For example, during New York Fashion Week SS2017 in September 2016, Maybelline launched a global campaign crafted specifically for the time-sensitive global event. The brand partnered with 15 social media influencers who shared their pictures with hashtag #MaybellineItGirls, either backstage, or participating in or attending shows. The content generated 3.6 million likes, with a total of 2.2 million video views.

Benefit Cosmetics launched its brow collection in Las Vegas in the spring of 2016 at an event touted as “Bene-Vegas,” featuring 93 vloggers and Instagram influencers, including Linda Hallberg of Sweden and Dalal Aldoub of Kuwait. The goal was to use the timeliness and technology to spread awareness simultaneously and consistently, given that the brand operates more than 1,800 brow bars worldwide.

The event created tremendous buzz. Aldoub expressed how the brow collection would work in the climatic heat of her country, a simple but distinct insight that fortified the brand’s global reach.

The Challenge of Defining “Beauty”

While color cosmetic brands can often alter their palette hues to match regional tonal variations, skin care is a relatively challenging category. The perception of “good skin”, especially skin fairness, is rooted in culture.

While tanning is prevalent in Western markets, the desire to be fairer and lighter meets with polarizing opinions in Asia. Racial undertones aside, a scientific reason is that the first sign of aging in Asian skin is pigmentation, not wrinkles.

With a desire for even skin tone, Asian consumers generally embrace products claiming lightening or brightening benefits. Consequently, 50% of consumers in Asia find such products to be a high priority in their regimen, compared to only 24% in North Americah.

Nonetheless, the articulation of fairness claims still sparks controversy. Women of Worth launched a “Dark is Beautiful” campaign, with actress Nandita Das as an influencer, which resonates with the notion of embracing your beauty. It has been running successfully since 2009 with a loyal social media following.

Beyond Influencers

Regardless of the digitization of marketing, the fundamental principle of trust still holds true. Inspired by the impact of influencers, some brands have leveraged trust by connecting more emotionally with consumers.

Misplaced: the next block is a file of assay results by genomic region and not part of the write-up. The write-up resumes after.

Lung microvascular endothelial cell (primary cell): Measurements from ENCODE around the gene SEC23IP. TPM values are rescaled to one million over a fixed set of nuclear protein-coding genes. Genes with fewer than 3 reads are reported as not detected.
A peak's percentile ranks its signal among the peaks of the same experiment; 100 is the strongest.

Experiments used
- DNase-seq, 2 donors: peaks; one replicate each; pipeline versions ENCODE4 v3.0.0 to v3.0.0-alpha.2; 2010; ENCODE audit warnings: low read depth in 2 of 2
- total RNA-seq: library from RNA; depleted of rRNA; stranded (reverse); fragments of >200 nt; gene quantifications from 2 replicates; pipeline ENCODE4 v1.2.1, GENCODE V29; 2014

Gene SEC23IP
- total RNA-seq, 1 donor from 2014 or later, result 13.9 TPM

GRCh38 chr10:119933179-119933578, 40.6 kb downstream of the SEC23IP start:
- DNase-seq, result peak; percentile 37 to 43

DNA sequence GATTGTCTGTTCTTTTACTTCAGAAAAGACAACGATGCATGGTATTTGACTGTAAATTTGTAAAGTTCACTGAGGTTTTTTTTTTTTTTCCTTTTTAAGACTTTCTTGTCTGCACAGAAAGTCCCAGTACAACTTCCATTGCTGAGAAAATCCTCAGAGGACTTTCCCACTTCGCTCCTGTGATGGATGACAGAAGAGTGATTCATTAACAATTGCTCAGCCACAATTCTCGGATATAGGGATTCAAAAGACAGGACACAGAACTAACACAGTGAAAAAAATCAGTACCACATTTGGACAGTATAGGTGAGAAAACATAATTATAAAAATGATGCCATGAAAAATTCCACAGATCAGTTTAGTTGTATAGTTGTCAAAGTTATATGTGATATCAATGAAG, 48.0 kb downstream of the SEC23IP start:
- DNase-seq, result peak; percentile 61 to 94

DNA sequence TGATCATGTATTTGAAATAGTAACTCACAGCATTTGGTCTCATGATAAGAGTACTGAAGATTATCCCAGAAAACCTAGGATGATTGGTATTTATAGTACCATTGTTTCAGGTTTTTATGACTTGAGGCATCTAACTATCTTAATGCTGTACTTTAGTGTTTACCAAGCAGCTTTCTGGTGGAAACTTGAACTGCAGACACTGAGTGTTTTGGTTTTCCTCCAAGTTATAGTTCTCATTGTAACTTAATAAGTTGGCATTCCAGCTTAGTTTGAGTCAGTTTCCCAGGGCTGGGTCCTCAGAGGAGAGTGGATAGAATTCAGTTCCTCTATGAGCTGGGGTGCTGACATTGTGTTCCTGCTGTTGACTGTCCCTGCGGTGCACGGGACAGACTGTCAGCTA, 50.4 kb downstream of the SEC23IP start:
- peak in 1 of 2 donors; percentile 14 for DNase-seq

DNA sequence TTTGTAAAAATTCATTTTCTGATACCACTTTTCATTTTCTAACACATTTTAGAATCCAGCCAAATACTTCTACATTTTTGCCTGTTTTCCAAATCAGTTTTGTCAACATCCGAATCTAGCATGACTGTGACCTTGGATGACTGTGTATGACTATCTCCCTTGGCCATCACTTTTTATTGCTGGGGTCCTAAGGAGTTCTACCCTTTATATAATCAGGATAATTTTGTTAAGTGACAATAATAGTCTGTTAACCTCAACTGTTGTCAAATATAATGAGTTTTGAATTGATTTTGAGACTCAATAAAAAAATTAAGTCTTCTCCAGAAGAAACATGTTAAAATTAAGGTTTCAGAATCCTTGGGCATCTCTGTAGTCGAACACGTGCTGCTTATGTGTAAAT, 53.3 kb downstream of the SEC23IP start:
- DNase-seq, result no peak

Dove epitomized this in 2004 by launching a global campaign spanning San Francisco, Delhi, Shanghai, London and Sao Paulo, in which women entered a building through two doors marked “Beautiful” or “Average.” Most women picked the Average door, confirming that 96% of women do not find themselves beautiful.

In an effort to have women embrace real beauty, the campaign not only won awards but jump-started sales from $2.5 billion to $4 billion over the ensuing decade.

Dove recently launched regional versions of its iconic #RealBeauty campaign. In India, it was themed “Let’s Break the Rules of Beauty,” which subtly evoked a similar notion to the Women of Worth concept.

Instead of influencers, the campaign featured women from different regions, professions and ages, highlighting that #RealBeauty comes in all shapes, sizes and complexions, thereby garnering praise for living up to the brand’s legacy.

Variations like the one in India exemplify how fortifying trust and connecting emotionally can lead to global brand success.


Sourabh Sharma has a keen eye for understanding consumer behavior. He adds perspective to marketing research from his years in brand management and product development at L’Oréal, where he launched hair color and makeup products for brands in Asia and North America. With a multifaceted background, Sharma enables the firms he works with to acquire a stronger understanding of their end users. Furthermore, he strives to extract value from the evolving brand-to-consumer interface through his social media research.